This has become a long, bone-numbing, wearying and dangerous month for Lonnie Dupre, who is attempting to become the first person to solo-climb Alaska's Mt. McKinley, North America's tallest peak, in January.
Dupre spent the seven of the last eight days holed up in a narrow snow cave at 17,200 feet -- McKinley (commonly referred to as Denali, or the "High One") stands at 20,320 feet -- as 50-mph winds raged across the frozen landscape and temperatures reached 40 below.
On Tuesday afternoon, according to expedition manager Tom Surprenant, the climber took advantage of a brief favorable weather window -- a storm cleared and winds had subsided to 25 mph -- and descended to a larger cave that serves as a makeshift camp at 14,200 feet.
"It'd be suicide for him to continue without first coming down to regroup," Surprenant said, adding that Dupre was weakened and will rest for a day or two, rejuvenate his lungs and pick up a dry sleeping bag before attempting what is hoped will be a two-day push to the summit.
Surprenant, who is headquartered in Talkeetna, Alaska, said during a phone interview that Dupre had been experiencing headaches and was in danger of developing mountain sickness and hypothermia because of prolonged exposure to high altitude and frigid temperatures.
In his latest audio report, posted Monday on his website via satellite phone, Dupre said he was growing weary because the air was so thin, and that he was having trouble keeping warm.
"I'm waiting for a window. I can't climb up, and I can't climb down," said the renowned polar explorer from Grand Marais, Minnesota. "I still have a good attitude and I'm fairly optimistic, but there's no let up in this wind."
Denali is dangerous even in the summer because of unpredictable weather and vast crevasse fields. The danger level increases exponentially once winter sets in. Only nine expeditions have reached the summit during the winter; six deaths occurred during those trips.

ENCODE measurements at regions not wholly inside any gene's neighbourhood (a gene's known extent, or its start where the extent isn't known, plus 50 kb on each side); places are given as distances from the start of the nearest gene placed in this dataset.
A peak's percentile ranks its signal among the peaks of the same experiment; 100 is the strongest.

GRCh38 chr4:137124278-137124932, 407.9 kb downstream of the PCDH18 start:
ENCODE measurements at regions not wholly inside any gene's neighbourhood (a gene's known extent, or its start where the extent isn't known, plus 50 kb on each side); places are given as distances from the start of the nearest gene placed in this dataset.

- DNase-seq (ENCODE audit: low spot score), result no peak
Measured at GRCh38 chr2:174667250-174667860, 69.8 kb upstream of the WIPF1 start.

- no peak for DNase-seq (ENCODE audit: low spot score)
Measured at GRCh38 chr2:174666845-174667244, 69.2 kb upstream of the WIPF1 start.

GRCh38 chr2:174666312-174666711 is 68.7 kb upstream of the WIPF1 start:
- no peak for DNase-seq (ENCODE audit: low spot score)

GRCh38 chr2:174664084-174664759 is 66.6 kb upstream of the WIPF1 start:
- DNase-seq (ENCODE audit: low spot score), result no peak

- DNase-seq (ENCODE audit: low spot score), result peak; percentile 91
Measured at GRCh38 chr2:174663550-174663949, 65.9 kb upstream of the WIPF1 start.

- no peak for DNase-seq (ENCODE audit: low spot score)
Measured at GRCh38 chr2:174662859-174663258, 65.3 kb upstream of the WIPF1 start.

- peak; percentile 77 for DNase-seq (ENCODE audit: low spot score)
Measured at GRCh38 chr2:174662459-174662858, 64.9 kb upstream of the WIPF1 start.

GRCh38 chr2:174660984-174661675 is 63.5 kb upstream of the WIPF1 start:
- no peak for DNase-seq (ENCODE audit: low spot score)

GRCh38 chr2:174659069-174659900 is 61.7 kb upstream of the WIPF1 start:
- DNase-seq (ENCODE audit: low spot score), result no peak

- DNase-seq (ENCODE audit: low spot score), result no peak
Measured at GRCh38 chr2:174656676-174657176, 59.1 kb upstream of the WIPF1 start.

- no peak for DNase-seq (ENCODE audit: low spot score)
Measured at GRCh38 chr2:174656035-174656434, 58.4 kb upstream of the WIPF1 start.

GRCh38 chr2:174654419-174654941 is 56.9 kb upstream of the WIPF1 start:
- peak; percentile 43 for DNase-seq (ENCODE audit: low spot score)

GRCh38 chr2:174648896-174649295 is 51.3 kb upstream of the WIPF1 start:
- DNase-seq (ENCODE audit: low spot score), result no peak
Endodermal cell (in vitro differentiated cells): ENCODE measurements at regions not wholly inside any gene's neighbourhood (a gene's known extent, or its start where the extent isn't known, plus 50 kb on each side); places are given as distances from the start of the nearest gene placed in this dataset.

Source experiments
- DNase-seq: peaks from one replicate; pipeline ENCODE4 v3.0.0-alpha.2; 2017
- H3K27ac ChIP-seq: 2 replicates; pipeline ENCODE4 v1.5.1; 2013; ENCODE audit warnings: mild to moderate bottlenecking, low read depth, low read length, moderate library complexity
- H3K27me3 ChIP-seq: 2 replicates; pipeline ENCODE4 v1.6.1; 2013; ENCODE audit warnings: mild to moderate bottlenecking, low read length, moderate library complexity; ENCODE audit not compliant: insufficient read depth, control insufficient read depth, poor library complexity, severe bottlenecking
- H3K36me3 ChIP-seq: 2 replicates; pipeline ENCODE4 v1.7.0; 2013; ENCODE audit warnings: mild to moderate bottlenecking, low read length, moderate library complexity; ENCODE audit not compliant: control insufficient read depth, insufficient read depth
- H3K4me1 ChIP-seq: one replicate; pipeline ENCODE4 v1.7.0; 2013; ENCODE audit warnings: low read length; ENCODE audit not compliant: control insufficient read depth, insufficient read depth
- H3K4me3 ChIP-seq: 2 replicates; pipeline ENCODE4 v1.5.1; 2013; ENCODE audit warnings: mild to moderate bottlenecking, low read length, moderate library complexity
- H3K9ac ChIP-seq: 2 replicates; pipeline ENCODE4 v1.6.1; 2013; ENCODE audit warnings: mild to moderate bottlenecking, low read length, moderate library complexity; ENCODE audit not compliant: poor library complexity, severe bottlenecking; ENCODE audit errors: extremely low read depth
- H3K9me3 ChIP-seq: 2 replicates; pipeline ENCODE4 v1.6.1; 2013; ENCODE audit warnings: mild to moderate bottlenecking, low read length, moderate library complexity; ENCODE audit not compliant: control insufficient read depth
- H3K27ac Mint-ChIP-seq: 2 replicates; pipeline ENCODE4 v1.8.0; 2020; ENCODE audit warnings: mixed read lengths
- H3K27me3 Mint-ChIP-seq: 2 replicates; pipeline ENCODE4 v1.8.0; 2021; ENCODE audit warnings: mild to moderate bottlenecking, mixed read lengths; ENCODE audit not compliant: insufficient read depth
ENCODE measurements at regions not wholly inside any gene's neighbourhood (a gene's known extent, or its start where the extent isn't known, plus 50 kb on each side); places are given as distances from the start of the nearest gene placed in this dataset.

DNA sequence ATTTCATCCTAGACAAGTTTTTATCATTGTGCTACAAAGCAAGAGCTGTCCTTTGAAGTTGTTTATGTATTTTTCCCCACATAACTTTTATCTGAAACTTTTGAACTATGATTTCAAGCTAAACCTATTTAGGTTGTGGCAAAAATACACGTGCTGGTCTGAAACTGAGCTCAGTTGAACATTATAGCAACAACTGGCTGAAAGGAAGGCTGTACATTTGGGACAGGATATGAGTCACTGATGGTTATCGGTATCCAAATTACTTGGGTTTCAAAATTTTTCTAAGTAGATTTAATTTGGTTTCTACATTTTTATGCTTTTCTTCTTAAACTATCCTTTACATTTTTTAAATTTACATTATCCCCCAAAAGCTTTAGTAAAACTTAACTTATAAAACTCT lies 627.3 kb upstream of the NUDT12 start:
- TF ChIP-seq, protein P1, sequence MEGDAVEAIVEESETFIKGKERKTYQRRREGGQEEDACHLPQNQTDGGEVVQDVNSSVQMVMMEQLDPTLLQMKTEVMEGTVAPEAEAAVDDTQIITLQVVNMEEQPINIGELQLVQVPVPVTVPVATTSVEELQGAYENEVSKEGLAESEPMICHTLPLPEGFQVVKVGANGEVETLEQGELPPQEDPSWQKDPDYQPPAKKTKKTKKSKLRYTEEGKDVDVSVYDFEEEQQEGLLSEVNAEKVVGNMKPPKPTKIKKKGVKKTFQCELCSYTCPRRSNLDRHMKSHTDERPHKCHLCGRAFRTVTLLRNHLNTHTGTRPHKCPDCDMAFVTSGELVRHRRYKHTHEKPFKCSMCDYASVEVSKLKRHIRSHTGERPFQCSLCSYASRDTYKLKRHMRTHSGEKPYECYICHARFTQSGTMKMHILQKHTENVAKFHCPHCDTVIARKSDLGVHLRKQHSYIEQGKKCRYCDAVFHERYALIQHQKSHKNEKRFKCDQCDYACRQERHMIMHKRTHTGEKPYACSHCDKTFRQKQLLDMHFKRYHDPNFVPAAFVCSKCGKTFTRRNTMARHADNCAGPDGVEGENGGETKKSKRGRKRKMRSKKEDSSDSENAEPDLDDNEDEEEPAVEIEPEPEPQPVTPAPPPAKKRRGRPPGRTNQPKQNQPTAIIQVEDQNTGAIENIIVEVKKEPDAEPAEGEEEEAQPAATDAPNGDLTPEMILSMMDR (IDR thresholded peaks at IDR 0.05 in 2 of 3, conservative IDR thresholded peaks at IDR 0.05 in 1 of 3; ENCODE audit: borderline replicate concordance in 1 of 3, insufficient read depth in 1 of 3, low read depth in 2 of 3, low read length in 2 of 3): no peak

According to the Anchorage Daily News, only two climbers have stood atop Denali in January: Russians Artur Testof and Vladimir Ananich, who scaled the peak as a team in 1998.
Dupre began his journey Jan. 7 from the Kahiltna Glacier, at 7,200 feet, with enough supplies to last 38 days. He has hauled a sled with an extension that serves as a ladder for crossing crevasses. He has a backpack but no tent; he has dug caves or trenches in which to sleep and escape the elements. He uses a satellite phone to communicate with Surprenant, who said the phone's battery is almost dead.
Another problem with winter climbs on big mountains is that wind and storms can alter the the landscape, so for Dupre, descending to the lower camp on a West Buttress route he marked with bamboo wands could prove extremely dangerous.
Dupre, however, is no stranger to adversity or the frozen high-polar universe, through which he has traveled about 15,000 miles, including a kayaking expedition around Greenland and a dog-sled journey across the North Pole.
Surprenant, however, said the Denali expedition, whether he's successful or not, will go down as one of the hardest things he has ever done.
"To sit in a cave that's minus-5 degrees for seven days and not being able to get out and move around ... it takes a special person both mentally and physically to be able to do that," Surprenant said.
Dupre has only six days to reach the summit before the end of January, but if he makes it a day or two later, Suprenant added, "will not diminish his accomplishment one bit."
It could also be argued that that if Dupre merely survives, at this point, it'll be a remarkable accomplishment.
-- Pete Thomas
-- Images of Lonnie Dupre and one of his snow caves are courtesy of the climber
-- Editor's note: A version of this post appears on the GrindTv.com outdoors blog
-- Twitter: @Pete_Thomas